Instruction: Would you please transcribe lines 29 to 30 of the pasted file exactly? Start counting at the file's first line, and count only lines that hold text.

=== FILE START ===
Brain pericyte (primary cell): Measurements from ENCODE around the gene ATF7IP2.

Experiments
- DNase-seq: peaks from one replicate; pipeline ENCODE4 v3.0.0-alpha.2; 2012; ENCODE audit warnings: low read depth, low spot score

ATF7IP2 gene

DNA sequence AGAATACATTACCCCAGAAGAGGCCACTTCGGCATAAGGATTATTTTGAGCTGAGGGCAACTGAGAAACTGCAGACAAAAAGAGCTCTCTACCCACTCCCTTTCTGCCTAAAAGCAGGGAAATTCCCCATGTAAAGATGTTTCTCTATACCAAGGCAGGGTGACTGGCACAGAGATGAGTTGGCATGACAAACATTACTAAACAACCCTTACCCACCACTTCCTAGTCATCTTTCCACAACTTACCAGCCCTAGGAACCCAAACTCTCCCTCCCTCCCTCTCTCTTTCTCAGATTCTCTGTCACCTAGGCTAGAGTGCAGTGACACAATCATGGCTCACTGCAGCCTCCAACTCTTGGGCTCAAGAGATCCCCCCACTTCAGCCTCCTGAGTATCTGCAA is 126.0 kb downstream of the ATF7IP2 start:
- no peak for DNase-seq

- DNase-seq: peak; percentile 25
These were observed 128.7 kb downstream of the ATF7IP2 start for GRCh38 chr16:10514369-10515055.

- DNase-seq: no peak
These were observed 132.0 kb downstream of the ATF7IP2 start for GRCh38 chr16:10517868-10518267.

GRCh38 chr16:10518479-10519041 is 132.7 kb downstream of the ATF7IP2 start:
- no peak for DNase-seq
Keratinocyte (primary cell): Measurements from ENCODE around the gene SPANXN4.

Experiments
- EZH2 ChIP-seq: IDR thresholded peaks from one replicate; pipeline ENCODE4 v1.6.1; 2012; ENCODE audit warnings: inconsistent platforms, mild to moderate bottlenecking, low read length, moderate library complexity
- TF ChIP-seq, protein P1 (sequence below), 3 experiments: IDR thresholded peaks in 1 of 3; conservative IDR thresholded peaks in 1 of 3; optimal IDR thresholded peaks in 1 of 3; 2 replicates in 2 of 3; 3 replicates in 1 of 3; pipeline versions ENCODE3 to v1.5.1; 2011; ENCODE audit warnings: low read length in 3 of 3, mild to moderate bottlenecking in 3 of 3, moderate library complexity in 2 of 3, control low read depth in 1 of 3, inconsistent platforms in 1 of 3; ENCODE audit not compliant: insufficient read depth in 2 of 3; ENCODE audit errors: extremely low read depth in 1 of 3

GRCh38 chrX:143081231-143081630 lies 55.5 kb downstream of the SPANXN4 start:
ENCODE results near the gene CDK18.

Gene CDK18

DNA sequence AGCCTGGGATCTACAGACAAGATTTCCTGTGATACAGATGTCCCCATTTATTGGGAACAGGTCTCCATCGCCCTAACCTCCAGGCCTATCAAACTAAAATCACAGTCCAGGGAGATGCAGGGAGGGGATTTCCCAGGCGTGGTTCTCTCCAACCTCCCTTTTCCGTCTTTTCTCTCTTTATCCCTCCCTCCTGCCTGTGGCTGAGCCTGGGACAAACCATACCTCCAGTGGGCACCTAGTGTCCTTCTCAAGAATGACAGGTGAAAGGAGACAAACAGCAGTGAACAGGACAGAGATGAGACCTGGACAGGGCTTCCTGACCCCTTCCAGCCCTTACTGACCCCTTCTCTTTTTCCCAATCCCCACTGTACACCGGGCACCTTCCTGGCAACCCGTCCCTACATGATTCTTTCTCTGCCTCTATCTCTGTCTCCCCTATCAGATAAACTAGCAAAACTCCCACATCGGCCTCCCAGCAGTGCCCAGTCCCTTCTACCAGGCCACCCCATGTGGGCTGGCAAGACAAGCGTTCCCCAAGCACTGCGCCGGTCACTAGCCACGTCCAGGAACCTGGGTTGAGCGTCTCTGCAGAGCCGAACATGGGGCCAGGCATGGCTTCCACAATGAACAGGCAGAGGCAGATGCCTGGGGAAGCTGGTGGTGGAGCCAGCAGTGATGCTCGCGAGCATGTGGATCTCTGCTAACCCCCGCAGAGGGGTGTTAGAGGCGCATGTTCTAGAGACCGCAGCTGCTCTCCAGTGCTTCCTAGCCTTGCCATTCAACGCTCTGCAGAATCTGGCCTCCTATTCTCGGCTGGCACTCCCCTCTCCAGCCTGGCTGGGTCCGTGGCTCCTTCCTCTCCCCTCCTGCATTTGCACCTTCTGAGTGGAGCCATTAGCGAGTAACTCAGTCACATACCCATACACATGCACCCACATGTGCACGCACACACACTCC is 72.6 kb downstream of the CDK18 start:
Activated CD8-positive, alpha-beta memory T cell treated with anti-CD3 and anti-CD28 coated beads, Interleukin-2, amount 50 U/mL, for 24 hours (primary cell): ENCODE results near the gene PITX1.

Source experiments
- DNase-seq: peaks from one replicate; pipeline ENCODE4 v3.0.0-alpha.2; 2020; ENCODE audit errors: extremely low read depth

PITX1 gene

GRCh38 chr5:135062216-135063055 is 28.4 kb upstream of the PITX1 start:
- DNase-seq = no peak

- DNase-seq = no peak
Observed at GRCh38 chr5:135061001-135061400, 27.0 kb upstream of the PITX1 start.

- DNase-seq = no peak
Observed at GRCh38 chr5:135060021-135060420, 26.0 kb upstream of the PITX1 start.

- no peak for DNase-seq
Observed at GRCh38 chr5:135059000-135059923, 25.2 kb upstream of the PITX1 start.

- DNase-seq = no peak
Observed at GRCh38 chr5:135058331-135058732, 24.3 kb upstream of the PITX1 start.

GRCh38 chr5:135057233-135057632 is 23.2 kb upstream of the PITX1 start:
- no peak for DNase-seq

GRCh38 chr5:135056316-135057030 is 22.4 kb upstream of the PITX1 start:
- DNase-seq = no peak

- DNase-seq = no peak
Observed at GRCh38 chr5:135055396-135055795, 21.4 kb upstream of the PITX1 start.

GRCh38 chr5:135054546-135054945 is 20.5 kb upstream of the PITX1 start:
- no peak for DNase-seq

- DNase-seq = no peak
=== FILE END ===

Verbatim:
- DNase-seq = no peak
Observed at GRCh38 chr5:135060021-135060420, 26.0 kb upstream of the PITX1 start.